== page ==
Posts Tagged 'Department of Transportation'

Another Hearing on Photographer Harassment

Erin McCann, a DC photographer and activist for photographers’ rights, sent an email today with news that there will be a Congressional hearing on photographer harassment this Wednesday, September 23 at 2 pm EST.

We posted on last year’s Congressional hearing on photography rules in Union Station, which ultimately clarified the fact that it’s quite legal to shoot there despite multiple incidents where  their security insisted otherwise. Now, it seems Congresswoman Eleanor Holmes Norton (D-DC) wants to get to the bottom of the similarly outrageous  harassment at the Department of Transportation (we’ve posted on it here and here) in a hearing entitled “Risk-based Security in Federal Buildings: Targeting Funds to Real Risks and Eliminating Unnecessary Security Obstacles.”

Erin will be testifying about the recent DOT incidents. From Erin’s email:

There is no law forbidding the taking of photographs of public buildings–federal or not–and yet our current security climate operates under the assumption that photographers are always suspicious. Photographers have been harassed on a regular basis in recent years, and several have been arrested. Del. Norton’s support for our rights is significant and very much appreciated.
Erin will be Tweeting from the hearing and you can follow her Twitter feed here on Wednesday.
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ACLU to DOT: Why Harass Photographers?

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Photo by spiggycat

In April we posted on the consistent and regular harassment photographers, including families and tourists, have experienced outside the Department of Transportation headquarters in Washington, DC, and now the ACLU is getting involved. Arthur Spitzer, legal director of the National Capital Area chapter of the ACLU, wrote a letter to the DOT’s acting general counsel requesting explanation of what seems to be their no photography policy on the public streets surrounding the building. As Spitzer writes: “We are not aware of any law that imposes such a rule, and we do not believe DOT has the authority to impose such a rule.” See the whole letter here.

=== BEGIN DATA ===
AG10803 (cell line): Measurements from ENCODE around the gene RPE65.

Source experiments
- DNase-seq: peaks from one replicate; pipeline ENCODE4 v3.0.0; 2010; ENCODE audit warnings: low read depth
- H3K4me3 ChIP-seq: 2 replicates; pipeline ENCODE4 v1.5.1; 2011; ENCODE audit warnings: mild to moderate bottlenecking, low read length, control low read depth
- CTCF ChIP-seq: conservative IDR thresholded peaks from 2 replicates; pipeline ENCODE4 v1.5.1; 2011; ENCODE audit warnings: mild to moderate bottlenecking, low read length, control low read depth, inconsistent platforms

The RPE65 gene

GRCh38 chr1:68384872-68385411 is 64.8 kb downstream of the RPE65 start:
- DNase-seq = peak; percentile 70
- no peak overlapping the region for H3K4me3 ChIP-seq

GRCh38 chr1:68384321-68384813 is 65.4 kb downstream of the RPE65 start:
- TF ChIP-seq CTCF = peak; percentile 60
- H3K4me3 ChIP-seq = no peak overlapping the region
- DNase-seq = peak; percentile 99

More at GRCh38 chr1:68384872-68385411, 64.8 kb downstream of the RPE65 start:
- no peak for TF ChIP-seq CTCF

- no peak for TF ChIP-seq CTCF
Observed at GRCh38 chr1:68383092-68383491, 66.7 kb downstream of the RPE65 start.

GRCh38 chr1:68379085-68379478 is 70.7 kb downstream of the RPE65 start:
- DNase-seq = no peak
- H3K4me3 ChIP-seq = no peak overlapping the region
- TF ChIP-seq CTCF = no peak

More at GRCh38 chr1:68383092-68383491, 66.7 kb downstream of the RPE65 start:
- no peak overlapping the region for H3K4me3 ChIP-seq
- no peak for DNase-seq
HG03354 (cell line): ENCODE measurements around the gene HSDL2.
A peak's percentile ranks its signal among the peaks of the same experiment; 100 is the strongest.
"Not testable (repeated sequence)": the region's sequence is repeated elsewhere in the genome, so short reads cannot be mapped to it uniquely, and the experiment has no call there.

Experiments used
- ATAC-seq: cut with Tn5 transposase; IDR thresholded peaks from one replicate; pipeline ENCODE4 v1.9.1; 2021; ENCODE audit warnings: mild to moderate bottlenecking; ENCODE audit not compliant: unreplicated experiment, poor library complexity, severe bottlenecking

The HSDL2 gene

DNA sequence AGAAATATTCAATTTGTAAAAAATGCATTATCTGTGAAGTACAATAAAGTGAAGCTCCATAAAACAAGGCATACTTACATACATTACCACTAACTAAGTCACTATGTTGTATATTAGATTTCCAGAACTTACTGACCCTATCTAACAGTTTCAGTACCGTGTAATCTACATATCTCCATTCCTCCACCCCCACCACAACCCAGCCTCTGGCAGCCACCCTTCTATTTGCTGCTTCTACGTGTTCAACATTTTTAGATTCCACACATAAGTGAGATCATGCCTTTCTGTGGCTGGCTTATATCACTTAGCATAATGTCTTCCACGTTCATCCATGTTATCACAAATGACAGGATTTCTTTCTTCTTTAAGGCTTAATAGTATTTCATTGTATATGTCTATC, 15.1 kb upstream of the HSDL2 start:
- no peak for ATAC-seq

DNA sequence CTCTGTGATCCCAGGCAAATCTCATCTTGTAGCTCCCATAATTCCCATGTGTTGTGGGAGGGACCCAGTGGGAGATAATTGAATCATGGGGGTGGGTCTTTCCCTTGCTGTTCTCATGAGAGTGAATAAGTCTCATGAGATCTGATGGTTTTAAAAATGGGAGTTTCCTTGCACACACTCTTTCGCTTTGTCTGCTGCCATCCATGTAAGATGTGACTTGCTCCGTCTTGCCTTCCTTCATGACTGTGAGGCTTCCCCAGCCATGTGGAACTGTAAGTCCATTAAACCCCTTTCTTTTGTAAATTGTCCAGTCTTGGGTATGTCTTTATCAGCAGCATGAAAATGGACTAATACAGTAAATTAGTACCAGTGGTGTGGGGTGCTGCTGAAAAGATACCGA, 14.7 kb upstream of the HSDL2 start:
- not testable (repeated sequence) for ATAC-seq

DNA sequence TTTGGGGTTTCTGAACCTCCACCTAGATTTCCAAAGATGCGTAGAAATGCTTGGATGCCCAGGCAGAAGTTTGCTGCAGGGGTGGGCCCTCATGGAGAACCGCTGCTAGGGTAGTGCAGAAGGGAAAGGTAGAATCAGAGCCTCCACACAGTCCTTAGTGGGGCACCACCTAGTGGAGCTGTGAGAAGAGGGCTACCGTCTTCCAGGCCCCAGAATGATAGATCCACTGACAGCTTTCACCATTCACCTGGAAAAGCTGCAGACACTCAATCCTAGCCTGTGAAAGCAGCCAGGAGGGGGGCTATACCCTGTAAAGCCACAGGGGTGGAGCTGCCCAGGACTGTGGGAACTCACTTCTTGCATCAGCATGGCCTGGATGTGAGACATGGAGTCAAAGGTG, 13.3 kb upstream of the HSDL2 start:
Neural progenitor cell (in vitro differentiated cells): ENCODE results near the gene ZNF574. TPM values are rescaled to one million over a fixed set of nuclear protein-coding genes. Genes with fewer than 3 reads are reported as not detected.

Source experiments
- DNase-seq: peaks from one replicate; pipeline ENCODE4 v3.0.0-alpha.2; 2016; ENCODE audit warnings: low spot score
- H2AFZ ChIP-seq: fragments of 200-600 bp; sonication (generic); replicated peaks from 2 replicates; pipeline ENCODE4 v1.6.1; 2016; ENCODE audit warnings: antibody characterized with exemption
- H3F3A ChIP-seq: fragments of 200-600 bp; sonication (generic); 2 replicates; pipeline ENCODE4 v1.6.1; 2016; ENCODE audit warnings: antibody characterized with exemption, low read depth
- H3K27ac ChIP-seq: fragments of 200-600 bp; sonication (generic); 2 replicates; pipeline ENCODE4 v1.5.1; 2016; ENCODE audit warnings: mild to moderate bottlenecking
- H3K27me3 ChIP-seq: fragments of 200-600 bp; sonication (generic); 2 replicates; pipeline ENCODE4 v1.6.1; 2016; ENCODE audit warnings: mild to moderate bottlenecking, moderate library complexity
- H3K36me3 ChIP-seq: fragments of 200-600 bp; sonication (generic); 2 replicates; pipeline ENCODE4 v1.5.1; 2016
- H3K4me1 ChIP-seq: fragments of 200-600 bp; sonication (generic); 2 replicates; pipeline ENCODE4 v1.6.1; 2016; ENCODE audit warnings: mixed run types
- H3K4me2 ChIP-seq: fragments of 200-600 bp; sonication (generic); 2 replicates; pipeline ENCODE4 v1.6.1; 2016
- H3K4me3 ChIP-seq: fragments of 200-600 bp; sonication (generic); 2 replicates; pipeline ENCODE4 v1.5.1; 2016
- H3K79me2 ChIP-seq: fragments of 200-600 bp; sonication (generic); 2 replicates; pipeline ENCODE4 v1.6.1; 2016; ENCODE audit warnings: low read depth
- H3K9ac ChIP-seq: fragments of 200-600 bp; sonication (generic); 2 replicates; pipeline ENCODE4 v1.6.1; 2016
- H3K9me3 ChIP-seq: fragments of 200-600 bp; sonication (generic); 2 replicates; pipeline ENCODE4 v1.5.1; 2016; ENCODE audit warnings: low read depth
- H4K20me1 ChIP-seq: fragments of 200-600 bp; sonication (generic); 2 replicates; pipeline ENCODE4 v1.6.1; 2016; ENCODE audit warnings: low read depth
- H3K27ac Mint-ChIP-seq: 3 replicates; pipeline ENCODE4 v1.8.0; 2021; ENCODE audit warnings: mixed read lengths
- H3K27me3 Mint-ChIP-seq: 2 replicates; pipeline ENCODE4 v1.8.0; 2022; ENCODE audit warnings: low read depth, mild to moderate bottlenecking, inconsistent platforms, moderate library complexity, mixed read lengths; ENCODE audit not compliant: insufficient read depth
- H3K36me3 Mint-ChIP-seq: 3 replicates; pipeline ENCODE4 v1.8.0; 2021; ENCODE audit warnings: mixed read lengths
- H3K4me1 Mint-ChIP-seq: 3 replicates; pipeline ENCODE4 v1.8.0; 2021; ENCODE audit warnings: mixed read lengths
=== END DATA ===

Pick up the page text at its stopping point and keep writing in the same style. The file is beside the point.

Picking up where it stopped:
Flickr via Thomas Hawk’s Digital Connection

DOT Headquarters a No-Photo Zone

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Photo by army.arch

Stephen Miller just wanted to take photos of some vintage bicycles at the US Department of Transportation headquarters in D.C. But a security guard said that wasn’t allowed. Why, you might wonder? He couldn’t tell you that, but he knows it’s not allowed.

From Miller’s account:

“What’s going on here?” he asked.

“I’m photographing the bicycles,” I replied. He continued walking, and I rode down to the next installation — three vintage gas pumps — and began taking photos of them.

“You can’t do that here,” he told me. I asked him why not. “It’s the rules, for security,” he said. I asked him what rule prevented me from taking photographs of public art, but he said that he could not tell me the rule. I asked if he worked for DOT or a subcontractor hired for security. “I can’t tell you that,” he replied again. I asked for his name, which he also refused to tell me.

“So you can’t tell me the rule, your name, or who you work for?” I asked him.

“Nope,” he replied. Luckily, at that point I was already done taking photographs, so I wished him a good evening and continued my ride.

This is not the first time photographers have been hassled at the DOT. Flickr user urbandispute posted an incident where he was stopped and questioned three different times for taking pictures outside the DOT. As urbandispute puts it, the building was built in a run-down part of D.C. as part of revitalization efforts. It’s one block from the Washington Nationals stadium, and there are several public art installations outside for pedestrians to enjoy. Which raises the question: What the hell is their problem?

Article from Greater Greater Washington


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